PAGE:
A catalog is a catalogue of persons, things, ideas, and other components found in poetry or prose. Many books contain catalogues; for example, biographical dictionaries list people who have been important in history.
The term "catalogue" comes from the French word catalogue, which means "register." A catalogue is thus a list of items arranged by category (i.e., a classification system). For example, a book of catalectures is a collection of short speeches on different subjects written by Alexander Pope. The words "catalecture" and "catalectic" come from the name of this poem: "a brief, concise, forceful statement of general principles or views."
Catalogs are often divided into three sections: an index, a bibliography, and a chronology.
Indices are lists of topics within the body of the work itself. Indices are usually alphabetical or numerical and can be used to find specific terms within the text. For example, an index will help you find out more about Alexander Pope if you're not sure exactly what poem he wrote. The phrase "indexed term" refers to any term or phrase that has been included in an index.
A catalog, sometimes known as a catalogue, is a literary technique used in poetry and prose to provide a list of items while also creating a rhetorical impact. Writers use it to create a coherent collection of numerous thoughts. Poets, on the other hand, do not add catalogs at random, and they are well considered. The term comes from the French word catalogue which means "to go through." When applied to literature, it includes both printed and unpublished works.
Writers use catalogs to organize their ideas or passages into groups. This helps them understand the subject better and provides continuity throughout the piece. They can be used to highlight important elements (such as poems in a collection), to indicate how many pieces of a series there are, or to describe specific places or people. A catalectic force arises when one idea leads directly to another without any break in thought or sequence of events. For example, in "Shine Marvellous Bright" by John Keats, each stanza begins with the phrase "Shine marvellous bright," which links the poem together.
Catalogs can be divided up into three main types: inclusive, exclusive, and enumerative.
Inclusive catalogs list every item in the source material. These are the most common type of catalog and they will include all of the pieces of information being listed.
The term is most often associated with encyclopedias, but it can be found in other types of publications such as magazines or books of quotations.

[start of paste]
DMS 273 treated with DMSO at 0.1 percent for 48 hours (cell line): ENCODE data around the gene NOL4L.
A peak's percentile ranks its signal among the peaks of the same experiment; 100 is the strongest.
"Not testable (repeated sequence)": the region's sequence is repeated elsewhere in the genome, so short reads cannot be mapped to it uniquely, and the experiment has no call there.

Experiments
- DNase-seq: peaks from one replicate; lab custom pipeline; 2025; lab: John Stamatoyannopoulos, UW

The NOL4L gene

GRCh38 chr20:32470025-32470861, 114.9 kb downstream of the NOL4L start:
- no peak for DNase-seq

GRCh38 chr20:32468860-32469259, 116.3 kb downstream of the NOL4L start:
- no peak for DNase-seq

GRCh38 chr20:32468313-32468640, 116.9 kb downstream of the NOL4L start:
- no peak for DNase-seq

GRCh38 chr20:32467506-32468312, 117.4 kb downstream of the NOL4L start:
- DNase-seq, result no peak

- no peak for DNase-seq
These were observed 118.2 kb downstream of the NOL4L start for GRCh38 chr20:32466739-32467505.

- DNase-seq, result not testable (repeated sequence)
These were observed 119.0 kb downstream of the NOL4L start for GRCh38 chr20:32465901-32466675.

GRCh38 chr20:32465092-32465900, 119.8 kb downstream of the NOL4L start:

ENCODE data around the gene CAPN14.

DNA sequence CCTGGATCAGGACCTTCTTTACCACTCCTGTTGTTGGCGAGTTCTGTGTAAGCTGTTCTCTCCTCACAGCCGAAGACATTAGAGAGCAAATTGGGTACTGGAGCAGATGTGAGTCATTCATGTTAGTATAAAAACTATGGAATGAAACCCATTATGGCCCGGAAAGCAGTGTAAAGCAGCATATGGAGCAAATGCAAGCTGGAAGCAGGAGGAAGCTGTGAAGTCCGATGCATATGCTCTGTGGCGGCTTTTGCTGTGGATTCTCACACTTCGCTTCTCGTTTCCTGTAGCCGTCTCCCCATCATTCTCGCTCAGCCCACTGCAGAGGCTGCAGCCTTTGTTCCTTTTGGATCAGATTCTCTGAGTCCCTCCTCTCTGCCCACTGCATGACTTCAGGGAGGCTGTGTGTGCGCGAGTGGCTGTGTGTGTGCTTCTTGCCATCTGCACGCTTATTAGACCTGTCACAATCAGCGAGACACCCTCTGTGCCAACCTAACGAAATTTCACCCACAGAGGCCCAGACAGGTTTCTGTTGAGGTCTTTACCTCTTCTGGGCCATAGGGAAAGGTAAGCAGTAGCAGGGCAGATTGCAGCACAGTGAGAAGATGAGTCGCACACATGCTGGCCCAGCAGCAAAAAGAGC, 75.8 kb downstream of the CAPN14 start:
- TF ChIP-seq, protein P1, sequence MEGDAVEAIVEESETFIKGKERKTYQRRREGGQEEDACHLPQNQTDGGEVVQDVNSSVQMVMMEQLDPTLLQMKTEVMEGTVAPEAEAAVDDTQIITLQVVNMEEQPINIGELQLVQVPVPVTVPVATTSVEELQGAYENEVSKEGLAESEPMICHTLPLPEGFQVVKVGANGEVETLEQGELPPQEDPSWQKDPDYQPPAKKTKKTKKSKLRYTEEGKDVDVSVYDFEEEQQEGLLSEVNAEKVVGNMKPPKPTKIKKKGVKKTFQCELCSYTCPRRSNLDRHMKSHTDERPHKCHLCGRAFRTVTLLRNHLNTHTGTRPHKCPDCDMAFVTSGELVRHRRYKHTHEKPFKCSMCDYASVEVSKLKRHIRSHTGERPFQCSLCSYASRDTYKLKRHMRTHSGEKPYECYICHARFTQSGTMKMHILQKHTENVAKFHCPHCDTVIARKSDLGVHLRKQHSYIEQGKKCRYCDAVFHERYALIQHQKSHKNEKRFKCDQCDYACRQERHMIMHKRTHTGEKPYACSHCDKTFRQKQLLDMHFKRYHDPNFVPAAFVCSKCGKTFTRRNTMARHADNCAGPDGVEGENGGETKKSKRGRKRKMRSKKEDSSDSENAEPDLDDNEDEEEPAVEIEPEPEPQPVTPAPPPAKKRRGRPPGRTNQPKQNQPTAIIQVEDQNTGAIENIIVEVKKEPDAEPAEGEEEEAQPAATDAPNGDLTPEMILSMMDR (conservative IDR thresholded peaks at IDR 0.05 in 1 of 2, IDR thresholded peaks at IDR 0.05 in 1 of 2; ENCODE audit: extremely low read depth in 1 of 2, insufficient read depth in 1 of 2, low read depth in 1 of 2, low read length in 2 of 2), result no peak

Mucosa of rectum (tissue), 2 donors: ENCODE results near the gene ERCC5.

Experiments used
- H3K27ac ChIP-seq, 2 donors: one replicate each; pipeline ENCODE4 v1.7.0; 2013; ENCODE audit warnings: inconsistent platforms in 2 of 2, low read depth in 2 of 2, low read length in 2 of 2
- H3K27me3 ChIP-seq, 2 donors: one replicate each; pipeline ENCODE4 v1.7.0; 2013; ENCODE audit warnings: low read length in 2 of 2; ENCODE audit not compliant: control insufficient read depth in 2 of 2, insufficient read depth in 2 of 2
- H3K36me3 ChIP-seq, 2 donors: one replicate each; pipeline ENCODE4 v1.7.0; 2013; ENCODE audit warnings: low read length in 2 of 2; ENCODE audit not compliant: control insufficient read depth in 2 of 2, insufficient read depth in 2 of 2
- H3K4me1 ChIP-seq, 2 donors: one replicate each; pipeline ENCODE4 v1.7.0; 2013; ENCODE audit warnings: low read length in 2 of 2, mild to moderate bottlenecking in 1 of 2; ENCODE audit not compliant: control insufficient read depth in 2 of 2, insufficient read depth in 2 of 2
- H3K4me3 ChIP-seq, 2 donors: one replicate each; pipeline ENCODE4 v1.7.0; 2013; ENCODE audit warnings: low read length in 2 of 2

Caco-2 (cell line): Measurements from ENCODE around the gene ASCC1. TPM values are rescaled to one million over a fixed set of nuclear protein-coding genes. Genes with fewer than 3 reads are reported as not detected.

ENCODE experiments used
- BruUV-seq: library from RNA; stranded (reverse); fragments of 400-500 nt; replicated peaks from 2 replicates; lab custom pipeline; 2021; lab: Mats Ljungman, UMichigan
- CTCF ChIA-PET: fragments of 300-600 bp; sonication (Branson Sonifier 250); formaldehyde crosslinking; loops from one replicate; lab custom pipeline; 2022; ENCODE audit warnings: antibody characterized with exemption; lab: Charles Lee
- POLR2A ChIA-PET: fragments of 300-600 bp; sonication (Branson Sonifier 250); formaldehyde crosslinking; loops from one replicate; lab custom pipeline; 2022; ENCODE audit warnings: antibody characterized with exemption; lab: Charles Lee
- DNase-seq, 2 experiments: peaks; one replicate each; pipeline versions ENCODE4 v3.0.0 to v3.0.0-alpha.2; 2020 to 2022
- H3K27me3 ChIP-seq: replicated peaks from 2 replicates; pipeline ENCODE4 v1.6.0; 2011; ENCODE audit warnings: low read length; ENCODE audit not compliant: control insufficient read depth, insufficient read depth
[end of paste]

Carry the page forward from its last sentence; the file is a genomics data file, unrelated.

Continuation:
Catalogues are useful tools for writers because they allow them to organize their ideas into a list and then discuss each item within the list. This allows the writer to explore different perspectives on their topic while still maintaining a cohesive argument.
The first written encyclopedia was A Dictionary of Arts and Sciences published in 1665 by Samuel Johnson. It was followed by several others including Benjamin Franklin's New American Encyclopedia which was published in 1768.
Writers use many different techniques to achieve a similar effect as a catalogue. For example, a writer could create a list of topics using periods as dividers (i.e., hair...eyes...ears...head). Or they could use bullets (i.e., topic 1...topic 2...) and sub-topics (i.e., section 1...section 2...section 3...) to do the same thing. Either way, an encyclopedia provides a useful tool for writers to organize their ideas.
The Procedure for Writing a Catalog Poem Is Simple.
The list poetry or catalog poem is made up of a list or inventory of items. List poems were first written by poets thousands of years ago. Walt Whitman, the famed American poet, is noted for his long lists in his poems. These list poems often include names of people who had died, which allowed Whitman to mourn them simultaneously.
Today, list poems are still popular among poets because they allow for greater creativity in describing different aspects of reality. Using words that combine naturally to create metaphors can help poets express themselves more effectively than if they were to rely only on literal descriptions.
Lists also provide flexibility for poets to change the order of elements or add new ones as ideas come to mind. This allows them to explore various possibilities with little risk of running out of material.
Finally, lists make it easier for poets to find their way through difficult topics because they break down the experience into separate items which can be considered one at a time.
According to Whitman, the purpose of list poems is "to bring home again the presence of people remote in time or space" and "to keep memory alive".